Do you ever see something, talk yourself out of buying it, and then eventually go back and get it? That's just what happened to me with the adorable Lattice Pocket Pie Mold at Williams-Sonoma. I saw it a few times (because I stop into Williams-Sonoma every time I'm remotely near the store), but each time I found some way to convince myself I could get by without it. Then it dawned on me that we're deep in pie season and I needed to have that lattice pie mold. What if I were going to a dinner or party and wanted to bring different types of pie? Clearly, the mold was essential.
Having convinced myself that this was now a necessary purchase, I brought the mold to the register. Upon seeing my intended purchase, the sales associate asked me if I had seen the jars of peach pie filling on sale for $4 and wondered if I wanted to buy some. I quickly dismissed that idea, announcing that I planned to make my own filling. "Oh, ambitious," he said. I smiled, took my pie mold, and headed home.
But then I got to thinking... is making pie filling all that ambitious? Is making pie even very ambitious?
Now that there are food processors, making pie dough is, well, as easy as pie. And filling varies a little, but if you're making apple pie, that's just peeling and chopping some apples and stirring them up with brown sugar, cinnamon, and lemon. I think sometimes we forget how easy it is to make things from scratch.
Making these pies wasn't really all that ambitious... but the amount of filling I made was! I had so much filling leftover that I threw together a free-form apple tart too. You can make as much as I did and pile the extra filling onto any leftover dough, or just cut the filling recipe below in half.
Ambitious Pocket Apple Pies (adapted from Williams-Sonoma and The Art and Soul of Baking)
(Print this recipe)
Lattice Pie Pocket Mold
2 1/2 cups all-purpose flour
1 teaspoon salt
2 tablespoons sugar
16 tablespoons (2 sticks) cold unsalted butter, cubed
6 to 8 tablespoons cold water
1 egg, lightly beaten (with 1 teaspoon of water if desired)
6 medium apples
1/3 cup light brown sugar
1 tablespoon freshly squeezed lemon juice
1/2 teaspoon cinnamon
Leftover egg wash
Vanilla turbinado sugar
In food processor, pulse together the flour, salt, and sugar until combined, about 5 pulses.
Add the butter, and pulse until the mixture resembles coarse meal, about 10 pulses.
Add 6 tablespoons of water, and pulse twice.
Scoop some dough up with your hand, and squeeze it together. If the dough holds, it's perfect. If it crumbles, add more water, 1 teaspoon at a time, pulsing twice after each addition.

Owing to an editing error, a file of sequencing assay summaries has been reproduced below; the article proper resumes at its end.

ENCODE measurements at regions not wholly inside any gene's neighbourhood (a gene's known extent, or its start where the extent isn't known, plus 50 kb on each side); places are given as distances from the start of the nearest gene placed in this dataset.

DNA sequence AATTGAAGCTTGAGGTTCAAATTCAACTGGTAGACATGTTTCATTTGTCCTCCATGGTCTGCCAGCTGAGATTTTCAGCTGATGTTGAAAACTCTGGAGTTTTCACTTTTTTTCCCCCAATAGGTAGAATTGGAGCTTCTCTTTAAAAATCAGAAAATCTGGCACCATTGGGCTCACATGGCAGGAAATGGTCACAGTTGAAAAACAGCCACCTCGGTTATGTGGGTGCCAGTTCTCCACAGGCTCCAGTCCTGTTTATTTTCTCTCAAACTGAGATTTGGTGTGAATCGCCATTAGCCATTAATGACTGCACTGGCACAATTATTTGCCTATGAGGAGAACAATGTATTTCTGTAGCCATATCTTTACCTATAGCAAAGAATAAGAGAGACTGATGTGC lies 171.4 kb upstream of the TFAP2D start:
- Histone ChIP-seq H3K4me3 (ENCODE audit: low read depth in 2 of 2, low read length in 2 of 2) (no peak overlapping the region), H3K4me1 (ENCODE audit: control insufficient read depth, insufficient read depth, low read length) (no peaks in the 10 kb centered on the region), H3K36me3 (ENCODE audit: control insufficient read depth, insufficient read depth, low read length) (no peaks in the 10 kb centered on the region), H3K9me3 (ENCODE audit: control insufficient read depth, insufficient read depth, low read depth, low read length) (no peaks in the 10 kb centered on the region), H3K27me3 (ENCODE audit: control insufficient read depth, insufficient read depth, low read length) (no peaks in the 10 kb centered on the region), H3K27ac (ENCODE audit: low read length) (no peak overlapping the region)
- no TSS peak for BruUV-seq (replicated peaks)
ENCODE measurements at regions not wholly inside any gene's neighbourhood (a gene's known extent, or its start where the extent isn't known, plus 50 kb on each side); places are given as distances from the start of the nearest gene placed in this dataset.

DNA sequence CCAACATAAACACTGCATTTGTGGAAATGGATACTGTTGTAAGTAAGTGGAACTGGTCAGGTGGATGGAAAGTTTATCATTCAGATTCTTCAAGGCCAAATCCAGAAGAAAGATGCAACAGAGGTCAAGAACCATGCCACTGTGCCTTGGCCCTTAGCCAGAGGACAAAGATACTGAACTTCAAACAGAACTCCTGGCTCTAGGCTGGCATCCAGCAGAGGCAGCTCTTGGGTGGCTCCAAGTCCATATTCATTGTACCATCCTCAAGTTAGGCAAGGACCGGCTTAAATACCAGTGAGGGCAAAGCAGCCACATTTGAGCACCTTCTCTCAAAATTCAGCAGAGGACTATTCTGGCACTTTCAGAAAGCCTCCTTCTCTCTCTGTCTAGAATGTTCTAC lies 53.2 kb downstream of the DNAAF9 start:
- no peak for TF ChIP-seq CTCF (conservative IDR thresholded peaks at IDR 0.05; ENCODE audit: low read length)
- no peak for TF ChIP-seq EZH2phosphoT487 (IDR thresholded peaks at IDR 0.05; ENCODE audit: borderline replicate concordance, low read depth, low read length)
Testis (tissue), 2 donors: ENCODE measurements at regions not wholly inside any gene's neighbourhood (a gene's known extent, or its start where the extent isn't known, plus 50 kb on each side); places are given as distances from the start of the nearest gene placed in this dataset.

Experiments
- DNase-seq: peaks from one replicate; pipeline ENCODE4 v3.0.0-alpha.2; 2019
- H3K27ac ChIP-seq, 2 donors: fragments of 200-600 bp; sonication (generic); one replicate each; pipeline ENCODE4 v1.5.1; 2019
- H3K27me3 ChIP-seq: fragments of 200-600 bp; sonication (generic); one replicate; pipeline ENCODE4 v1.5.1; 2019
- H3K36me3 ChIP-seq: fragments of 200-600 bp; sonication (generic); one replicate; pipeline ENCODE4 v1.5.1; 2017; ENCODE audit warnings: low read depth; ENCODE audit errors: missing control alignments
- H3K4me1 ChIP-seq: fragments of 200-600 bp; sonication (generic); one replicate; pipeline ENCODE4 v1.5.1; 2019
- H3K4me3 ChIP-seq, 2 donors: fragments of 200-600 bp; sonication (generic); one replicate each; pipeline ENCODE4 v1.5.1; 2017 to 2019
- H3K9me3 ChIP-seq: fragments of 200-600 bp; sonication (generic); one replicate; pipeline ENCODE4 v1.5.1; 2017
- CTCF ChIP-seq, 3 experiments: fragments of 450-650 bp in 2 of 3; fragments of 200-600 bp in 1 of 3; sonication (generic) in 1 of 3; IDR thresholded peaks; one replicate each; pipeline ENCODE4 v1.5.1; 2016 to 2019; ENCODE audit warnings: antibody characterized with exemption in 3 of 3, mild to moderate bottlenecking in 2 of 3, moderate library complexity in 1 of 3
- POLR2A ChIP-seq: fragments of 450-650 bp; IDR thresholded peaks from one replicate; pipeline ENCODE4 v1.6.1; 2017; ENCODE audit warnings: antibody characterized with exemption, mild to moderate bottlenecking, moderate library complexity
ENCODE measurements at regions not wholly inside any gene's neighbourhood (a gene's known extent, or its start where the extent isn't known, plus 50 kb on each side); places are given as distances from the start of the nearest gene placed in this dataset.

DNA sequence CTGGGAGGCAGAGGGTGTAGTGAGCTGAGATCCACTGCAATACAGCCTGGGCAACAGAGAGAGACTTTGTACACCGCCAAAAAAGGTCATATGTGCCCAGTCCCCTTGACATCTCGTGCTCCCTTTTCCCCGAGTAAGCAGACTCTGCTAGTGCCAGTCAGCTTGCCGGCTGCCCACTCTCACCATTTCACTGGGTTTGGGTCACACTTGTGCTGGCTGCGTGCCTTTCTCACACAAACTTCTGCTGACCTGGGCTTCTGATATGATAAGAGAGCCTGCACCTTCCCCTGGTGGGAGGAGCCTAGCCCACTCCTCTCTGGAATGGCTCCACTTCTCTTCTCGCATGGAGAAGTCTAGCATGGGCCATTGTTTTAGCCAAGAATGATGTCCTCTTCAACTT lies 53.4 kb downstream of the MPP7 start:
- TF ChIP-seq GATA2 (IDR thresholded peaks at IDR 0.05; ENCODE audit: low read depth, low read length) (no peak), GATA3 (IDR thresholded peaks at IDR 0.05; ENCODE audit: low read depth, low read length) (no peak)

Turn the dough out onto the counter, and divide it in half. Pat each half into a disk, wrap with plastic wrap, and refrigerate at least 2 hours or overnight.
Once the dough has chilled thoroughly, make the filling.
Peel, core, and cut the apples into 1/4-inch-thick slices. Cut each slice in half.
In a large bowl, toss the apple pieces with the brown sugar, lemon juice, and cinnamon.
Remove the pie dough from the fridge, and let stand for 5 minutes to soften slightly. Set out a sheet pan lined with parchment. (I used a plate here because my sheet pans don't fit in my freezer.)
Dust countertop or work surface with flour, and roll out 1 disk into a round about 1/8 inch thick.
Using the pie mold, cut out 7 bottom pie pieces.
Roll out the other dough disk into a 1/8-inch-thick round, and cut out the 7 top pie pieces.
Save the dough scraps to make a free-form apple tart, if desired.
Place a bottom piece in the pie mold, and cover it with a scoop of apples.
Brush the edges of the dough with the egg wash and top with a top pie piece. Close the mold, and press lightly to seal and crimp the edges.
Place the pie on the prepared baking sheet. Repeat with the remaining dough.
Freeze the pies for 30 minutes before baking.
While the pies were freezing, I used my leftover dough and apples to make a free-form apple tart. I patted the dough out into a round, topped it with apples, and sprinkled some sugar on top. I baked the tart at 400 degrees for about 30 to 35 minutes.
Preheat oven to 400 degrees. Brush the pocket pies with the egg wash, and sprinkle turbinado sugar on top.
Bake the pies for 20 to 24 minutes, or until crust is golden brown all over.
Transfer the pies to a wire rack, and let cool for 10 minutes. Serve with whipped cream or ice cream, if desired.
The little pies were fun to make and tasted great too. I came across one design flaw with the pie mold, though, which is that little bits of dough get stuck in the lattice cutout. I had to keep a toothpick handy to clean the dough out.
Looking for other apple treats? Try my apple cider doughnuts, applesauce, or apple crisps!
What kind of pie would you make if you had this pocket mold?